(Bloomberg) — The South Korean government started marketing its first-ever Samurai bond Monday, in the latest sign of how President Yoon Suk Yeol is spearheading a transformation in relations with Japan.
Initial price guidance for the three-year part of the multi-tranche debt offering is 23 to 27 basis points over mid-swaps, according to a person with knowledge of the matter. That’s a much tighter spread than other Samurai issuers’ similar-maturity debt sold this year, helped by Korea’s government having some of the highest credit ratings among emerging economies.
The historic debt offering comes as part of broad-based improvement in ties between the two countries since Yoon took office last year, with both sides seeking to move past decades of friction. The issuance of yen bonds by Korean companies has long been affected by the ebb and flow of bilateral political relations. Sales have seen a renaissance in the last 18 months with four Korean firms pricing Samurai bonds including Korea Investment & Securities Co.’s debut notes in July.
The Korean government announced the yen issuance in June after it agreed with Japan to restore a foreign currency swap deal worth as much as $10 billion. The bond offering is scheduled to price on Thursday after brokers started sounding out investor interest last week.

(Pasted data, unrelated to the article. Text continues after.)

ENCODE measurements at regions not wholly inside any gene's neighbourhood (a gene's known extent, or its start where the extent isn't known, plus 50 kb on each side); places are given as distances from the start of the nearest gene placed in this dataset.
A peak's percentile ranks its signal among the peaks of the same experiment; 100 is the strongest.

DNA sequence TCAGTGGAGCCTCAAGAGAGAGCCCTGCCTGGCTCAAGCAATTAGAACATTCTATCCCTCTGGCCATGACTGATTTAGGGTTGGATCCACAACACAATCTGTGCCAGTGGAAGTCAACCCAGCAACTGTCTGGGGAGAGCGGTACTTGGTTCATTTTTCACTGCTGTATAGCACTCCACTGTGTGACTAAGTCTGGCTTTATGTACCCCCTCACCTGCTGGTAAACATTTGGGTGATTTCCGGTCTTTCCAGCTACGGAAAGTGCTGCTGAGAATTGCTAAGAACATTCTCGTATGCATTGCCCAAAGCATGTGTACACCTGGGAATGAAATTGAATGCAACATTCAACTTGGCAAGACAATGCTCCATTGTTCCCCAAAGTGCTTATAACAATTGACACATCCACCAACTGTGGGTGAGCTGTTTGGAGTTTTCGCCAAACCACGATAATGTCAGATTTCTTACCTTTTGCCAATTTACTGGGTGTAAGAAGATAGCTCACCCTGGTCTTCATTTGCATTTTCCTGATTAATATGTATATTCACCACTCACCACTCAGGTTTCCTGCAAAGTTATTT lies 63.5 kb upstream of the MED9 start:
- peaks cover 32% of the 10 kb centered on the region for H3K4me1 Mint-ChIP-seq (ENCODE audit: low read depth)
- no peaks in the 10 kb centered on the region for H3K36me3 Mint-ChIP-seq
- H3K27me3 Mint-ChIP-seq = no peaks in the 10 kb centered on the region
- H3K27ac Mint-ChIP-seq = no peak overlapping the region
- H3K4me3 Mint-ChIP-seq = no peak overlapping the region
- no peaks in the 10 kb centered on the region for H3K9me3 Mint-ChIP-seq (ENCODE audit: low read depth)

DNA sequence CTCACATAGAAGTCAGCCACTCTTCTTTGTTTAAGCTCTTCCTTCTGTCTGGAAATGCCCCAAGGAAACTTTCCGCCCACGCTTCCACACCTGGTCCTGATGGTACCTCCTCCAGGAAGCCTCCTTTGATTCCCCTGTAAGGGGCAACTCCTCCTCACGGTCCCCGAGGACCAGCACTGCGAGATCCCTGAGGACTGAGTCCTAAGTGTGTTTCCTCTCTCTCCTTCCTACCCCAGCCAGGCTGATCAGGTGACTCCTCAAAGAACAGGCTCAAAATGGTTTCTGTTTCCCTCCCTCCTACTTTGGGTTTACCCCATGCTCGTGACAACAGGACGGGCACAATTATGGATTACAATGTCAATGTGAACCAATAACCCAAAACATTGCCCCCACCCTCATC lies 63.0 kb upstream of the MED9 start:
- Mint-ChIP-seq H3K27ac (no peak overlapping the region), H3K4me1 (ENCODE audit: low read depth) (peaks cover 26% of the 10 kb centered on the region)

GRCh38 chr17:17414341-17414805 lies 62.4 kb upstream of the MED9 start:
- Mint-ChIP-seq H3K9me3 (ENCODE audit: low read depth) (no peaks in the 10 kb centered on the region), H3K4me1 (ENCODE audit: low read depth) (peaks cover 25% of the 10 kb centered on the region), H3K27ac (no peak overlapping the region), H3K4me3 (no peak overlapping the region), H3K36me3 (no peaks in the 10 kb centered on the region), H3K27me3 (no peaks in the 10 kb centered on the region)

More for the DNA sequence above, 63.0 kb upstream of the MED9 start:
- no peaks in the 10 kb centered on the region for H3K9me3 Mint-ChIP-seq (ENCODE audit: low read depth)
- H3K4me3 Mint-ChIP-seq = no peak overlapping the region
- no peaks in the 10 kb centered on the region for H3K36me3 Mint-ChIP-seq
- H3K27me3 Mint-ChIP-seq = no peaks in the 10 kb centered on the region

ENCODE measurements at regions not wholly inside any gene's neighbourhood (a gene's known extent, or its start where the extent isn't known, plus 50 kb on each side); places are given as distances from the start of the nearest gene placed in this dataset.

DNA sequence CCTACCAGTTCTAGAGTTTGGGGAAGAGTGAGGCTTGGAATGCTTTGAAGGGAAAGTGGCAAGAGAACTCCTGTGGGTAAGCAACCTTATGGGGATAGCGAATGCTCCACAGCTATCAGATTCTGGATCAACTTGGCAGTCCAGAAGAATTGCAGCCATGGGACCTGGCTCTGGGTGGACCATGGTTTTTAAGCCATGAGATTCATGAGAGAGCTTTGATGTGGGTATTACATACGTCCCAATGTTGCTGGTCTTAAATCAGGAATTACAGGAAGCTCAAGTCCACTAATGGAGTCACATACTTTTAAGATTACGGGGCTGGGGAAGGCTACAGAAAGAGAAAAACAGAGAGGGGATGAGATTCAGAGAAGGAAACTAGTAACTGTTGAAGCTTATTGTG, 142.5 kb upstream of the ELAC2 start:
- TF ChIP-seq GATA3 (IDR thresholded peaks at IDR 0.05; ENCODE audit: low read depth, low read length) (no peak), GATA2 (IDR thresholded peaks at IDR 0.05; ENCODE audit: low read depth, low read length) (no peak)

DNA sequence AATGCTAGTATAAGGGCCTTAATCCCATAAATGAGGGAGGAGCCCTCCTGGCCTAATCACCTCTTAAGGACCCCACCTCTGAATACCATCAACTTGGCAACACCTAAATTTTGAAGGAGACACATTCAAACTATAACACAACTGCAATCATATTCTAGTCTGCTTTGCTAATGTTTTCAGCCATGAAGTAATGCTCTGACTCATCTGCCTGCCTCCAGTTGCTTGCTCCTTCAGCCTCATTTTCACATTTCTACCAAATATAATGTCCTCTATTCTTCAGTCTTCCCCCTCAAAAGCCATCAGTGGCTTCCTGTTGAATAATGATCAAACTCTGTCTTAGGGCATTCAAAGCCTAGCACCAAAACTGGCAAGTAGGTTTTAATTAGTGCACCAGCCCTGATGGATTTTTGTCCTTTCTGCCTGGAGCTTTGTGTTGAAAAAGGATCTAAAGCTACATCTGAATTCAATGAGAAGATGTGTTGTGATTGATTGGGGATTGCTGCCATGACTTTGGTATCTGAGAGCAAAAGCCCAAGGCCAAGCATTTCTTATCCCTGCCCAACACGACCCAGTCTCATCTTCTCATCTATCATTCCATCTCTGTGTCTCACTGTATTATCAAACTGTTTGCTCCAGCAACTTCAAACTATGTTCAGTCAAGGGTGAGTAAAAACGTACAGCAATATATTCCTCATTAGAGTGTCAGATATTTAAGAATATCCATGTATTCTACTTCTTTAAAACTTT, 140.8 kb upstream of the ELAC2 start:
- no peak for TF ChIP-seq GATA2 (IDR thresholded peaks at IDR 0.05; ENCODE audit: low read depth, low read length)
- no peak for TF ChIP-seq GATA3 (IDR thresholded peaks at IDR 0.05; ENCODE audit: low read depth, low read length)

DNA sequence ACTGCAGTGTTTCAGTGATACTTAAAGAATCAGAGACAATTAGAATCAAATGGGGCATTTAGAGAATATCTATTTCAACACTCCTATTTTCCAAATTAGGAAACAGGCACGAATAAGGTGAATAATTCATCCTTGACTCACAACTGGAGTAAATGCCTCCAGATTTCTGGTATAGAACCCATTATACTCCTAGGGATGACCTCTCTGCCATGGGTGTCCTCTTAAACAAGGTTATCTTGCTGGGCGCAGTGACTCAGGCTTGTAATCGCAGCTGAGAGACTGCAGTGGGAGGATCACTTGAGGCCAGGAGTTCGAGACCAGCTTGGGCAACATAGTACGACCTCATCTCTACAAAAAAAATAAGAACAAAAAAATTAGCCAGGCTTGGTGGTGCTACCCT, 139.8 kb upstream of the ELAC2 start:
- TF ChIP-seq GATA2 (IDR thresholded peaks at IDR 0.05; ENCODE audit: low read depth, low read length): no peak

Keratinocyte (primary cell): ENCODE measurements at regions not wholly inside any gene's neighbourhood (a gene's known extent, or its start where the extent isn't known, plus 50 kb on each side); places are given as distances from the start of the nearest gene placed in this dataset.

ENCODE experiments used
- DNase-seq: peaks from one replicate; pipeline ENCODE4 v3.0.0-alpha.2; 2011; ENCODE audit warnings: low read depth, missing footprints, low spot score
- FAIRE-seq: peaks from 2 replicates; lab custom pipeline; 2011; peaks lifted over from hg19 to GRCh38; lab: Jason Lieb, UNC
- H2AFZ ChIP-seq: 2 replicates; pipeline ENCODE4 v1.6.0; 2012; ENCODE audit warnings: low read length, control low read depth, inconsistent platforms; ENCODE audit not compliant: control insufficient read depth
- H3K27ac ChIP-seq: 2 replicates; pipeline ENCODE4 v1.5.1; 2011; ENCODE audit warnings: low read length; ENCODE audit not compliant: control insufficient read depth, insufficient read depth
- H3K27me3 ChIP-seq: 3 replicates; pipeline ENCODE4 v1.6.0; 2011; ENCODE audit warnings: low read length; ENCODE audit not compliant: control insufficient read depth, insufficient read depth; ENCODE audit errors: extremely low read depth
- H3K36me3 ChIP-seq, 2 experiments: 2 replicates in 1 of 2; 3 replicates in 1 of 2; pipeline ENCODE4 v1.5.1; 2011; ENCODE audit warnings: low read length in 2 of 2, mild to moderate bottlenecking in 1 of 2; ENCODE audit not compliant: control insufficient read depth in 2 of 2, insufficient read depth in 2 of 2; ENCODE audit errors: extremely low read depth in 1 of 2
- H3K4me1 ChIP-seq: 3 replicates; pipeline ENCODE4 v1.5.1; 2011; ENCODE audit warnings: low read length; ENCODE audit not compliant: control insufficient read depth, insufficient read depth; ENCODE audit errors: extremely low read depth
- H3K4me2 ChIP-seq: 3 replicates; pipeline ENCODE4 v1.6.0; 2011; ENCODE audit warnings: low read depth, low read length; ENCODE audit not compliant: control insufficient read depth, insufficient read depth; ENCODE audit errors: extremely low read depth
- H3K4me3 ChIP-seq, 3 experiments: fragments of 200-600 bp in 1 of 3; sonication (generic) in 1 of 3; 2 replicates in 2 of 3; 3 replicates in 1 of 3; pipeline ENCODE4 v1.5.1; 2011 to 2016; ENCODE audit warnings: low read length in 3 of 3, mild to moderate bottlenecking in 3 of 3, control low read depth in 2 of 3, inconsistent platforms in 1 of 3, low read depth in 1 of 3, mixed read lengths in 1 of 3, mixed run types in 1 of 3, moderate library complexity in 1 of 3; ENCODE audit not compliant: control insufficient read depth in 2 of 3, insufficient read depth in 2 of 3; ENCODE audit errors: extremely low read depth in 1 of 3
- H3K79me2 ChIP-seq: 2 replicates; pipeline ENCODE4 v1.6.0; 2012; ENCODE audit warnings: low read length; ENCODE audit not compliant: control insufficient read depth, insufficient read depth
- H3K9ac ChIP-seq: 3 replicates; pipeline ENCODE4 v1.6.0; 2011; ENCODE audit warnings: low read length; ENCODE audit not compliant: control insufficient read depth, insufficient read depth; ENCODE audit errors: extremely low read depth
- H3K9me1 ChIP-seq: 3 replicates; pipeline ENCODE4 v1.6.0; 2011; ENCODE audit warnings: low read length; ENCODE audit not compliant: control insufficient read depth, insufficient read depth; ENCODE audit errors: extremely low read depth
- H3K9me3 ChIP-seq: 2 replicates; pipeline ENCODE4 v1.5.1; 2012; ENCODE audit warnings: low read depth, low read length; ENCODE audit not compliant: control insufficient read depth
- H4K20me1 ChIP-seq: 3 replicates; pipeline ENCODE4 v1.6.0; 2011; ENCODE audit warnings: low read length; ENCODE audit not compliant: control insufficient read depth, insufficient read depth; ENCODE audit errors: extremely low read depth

Japan’s debt markets offer some of the lowest borrowing costs in the world as the central bank sticks to its negative-rates policy even after recently changing its yield-curve control policy to allow the 10-year government bond rate move higher. Sales in the Samurai market have climbed 57% to 845.2 billion yen ($5.8 billion) since the start of the fiscal year in April, with yields that averaging about 0.8% attracting globai issuers, compared with 5.7% for high-grade companies in dollars, Bloomberg-compiled data show.
The Korean government bond sale adds to a growing number of sovereigns raising funds in the Samurai market in recent years. Indonesia sold the yen notes earlier this year, while the Philippines and Mexico did deals last year.
South Korea and Japan are moving toward improving cooperation on issues such as North Korea’s nuclear threat, supply chain challenges and energy security.
Japanese Prime Minister Fumio Kishida joined Yoon and US President Joe Biden at their first-ever trilateral summit in Camp David last month, where the leaders agreed to augment their relations with an annual leader-level meeting and a new hot line for the allies to share intelligence. The nations held joint military drills at the end of August.
—With assistance from Daedo Kim.